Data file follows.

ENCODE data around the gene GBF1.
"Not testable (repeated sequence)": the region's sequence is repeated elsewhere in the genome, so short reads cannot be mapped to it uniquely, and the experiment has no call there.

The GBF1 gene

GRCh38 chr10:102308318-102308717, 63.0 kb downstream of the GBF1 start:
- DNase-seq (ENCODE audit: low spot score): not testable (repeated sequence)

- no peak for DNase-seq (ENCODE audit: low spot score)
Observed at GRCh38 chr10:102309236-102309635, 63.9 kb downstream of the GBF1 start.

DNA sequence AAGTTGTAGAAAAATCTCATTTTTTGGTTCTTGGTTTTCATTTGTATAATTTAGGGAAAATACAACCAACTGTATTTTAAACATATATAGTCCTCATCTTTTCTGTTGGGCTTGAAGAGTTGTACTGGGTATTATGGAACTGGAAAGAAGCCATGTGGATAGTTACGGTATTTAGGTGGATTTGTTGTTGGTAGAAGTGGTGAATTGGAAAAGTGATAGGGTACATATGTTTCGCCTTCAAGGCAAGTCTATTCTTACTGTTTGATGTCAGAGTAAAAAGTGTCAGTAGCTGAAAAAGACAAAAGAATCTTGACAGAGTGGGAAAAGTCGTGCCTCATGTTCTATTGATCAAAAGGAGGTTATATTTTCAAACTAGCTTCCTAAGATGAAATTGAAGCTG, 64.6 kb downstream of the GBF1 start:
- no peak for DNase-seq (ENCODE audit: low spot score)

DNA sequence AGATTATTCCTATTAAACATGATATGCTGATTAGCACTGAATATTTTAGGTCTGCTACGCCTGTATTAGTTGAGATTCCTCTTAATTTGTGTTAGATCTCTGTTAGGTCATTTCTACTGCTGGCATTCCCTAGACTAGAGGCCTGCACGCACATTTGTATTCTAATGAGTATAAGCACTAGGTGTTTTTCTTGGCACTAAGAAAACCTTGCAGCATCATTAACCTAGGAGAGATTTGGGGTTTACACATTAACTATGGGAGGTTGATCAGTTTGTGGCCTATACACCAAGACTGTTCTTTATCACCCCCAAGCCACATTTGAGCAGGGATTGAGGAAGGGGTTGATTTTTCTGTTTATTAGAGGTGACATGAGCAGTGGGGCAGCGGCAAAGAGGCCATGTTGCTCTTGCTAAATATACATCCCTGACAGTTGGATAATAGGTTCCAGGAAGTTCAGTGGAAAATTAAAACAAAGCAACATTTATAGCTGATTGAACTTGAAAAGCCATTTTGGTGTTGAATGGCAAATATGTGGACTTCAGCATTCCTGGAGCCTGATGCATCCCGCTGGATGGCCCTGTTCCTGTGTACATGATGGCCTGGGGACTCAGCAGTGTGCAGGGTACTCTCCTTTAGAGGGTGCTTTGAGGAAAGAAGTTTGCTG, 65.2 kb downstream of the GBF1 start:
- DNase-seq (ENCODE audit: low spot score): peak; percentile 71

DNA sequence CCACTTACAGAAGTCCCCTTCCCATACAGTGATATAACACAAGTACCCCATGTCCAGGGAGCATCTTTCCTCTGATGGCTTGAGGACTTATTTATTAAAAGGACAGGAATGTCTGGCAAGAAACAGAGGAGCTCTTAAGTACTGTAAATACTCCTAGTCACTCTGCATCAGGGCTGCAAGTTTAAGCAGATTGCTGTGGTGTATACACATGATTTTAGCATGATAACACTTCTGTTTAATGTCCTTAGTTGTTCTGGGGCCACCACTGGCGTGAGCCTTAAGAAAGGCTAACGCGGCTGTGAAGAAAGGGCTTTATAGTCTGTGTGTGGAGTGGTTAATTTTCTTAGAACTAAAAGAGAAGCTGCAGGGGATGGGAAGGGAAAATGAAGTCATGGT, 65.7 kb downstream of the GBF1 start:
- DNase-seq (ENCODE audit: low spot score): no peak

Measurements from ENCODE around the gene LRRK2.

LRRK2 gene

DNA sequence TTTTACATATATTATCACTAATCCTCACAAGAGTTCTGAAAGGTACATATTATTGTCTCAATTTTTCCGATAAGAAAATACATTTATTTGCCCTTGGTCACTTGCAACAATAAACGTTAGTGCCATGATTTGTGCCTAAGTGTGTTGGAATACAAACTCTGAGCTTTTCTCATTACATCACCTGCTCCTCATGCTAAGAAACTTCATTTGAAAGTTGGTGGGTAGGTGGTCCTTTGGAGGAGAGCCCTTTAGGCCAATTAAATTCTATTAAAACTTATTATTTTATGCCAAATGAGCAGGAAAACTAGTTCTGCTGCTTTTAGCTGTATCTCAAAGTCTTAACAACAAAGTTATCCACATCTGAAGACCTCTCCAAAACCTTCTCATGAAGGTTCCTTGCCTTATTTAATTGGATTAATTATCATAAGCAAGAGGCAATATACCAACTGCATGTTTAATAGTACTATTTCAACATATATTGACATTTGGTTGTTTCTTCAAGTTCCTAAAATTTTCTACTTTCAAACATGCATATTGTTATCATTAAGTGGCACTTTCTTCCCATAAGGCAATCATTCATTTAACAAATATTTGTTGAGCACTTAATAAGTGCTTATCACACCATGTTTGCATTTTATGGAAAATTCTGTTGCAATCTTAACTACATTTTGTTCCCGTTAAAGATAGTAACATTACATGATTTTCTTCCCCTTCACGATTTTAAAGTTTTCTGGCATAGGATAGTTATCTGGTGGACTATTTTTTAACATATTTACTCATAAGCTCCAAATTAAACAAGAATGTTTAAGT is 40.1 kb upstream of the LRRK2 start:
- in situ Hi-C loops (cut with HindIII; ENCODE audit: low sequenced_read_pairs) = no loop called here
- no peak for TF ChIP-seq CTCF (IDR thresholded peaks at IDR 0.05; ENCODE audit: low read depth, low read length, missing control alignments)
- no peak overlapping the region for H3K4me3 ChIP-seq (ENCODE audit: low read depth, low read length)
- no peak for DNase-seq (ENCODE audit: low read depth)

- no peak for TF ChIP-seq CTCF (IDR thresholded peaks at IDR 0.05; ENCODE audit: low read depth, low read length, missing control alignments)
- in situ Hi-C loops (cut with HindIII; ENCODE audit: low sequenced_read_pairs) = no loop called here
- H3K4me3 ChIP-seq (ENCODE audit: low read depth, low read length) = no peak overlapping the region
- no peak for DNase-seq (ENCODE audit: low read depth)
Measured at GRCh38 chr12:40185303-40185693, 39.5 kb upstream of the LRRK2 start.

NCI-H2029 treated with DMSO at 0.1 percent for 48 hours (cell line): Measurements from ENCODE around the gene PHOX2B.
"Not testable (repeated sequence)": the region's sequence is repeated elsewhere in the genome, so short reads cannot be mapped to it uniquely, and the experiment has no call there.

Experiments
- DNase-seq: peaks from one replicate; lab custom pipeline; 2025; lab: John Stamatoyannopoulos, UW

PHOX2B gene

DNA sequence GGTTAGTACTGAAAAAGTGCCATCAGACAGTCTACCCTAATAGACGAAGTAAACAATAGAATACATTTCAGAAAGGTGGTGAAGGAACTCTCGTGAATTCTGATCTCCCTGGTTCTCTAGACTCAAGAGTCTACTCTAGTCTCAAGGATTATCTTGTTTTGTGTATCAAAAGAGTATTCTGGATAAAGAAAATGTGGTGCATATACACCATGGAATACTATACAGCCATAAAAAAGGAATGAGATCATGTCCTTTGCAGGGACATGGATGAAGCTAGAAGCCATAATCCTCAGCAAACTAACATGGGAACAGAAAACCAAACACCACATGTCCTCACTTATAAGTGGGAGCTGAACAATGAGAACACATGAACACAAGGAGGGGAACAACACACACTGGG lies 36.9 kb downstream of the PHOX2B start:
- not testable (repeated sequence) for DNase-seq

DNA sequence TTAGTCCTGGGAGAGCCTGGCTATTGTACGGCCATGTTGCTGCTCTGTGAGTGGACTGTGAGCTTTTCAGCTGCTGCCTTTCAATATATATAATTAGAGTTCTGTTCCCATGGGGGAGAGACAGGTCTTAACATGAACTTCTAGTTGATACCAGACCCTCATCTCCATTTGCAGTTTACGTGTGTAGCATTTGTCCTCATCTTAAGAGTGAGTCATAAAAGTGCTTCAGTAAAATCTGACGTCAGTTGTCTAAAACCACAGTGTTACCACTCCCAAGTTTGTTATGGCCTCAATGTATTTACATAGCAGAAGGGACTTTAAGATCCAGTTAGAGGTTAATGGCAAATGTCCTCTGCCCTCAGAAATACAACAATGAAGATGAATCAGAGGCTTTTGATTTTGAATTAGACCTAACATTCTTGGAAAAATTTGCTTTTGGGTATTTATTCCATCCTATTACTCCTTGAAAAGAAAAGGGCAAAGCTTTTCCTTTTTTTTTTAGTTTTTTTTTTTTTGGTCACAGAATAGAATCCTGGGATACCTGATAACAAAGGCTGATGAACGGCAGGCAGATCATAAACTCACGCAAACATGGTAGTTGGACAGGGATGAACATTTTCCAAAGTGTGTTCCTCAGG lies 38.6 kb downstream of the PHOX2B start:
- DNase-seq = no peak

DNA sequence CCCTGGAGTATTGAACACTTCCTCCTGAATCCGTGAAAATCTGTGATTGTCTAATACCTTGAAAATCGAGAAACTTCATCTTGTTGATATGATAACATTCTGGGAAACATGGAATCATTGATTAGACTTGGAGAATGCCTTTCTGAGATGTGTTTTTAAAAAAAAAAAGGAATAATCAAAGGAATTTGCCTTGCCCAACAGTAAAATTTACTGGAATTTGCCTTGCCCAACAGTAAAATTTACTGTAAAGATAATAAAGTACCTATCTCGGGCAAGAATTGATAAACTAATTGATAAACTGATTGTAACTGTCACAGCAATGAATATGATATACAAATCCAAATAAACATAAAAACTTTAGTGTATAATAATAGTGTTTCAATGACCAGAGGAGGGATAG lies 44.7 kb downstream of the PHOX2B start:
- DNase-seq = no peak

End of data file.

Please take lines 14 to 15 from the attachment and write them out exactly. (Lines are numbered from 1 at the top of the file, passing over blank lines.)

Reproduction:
Measurements from ENCODE around the gene LRRK2.

LRRK2 gene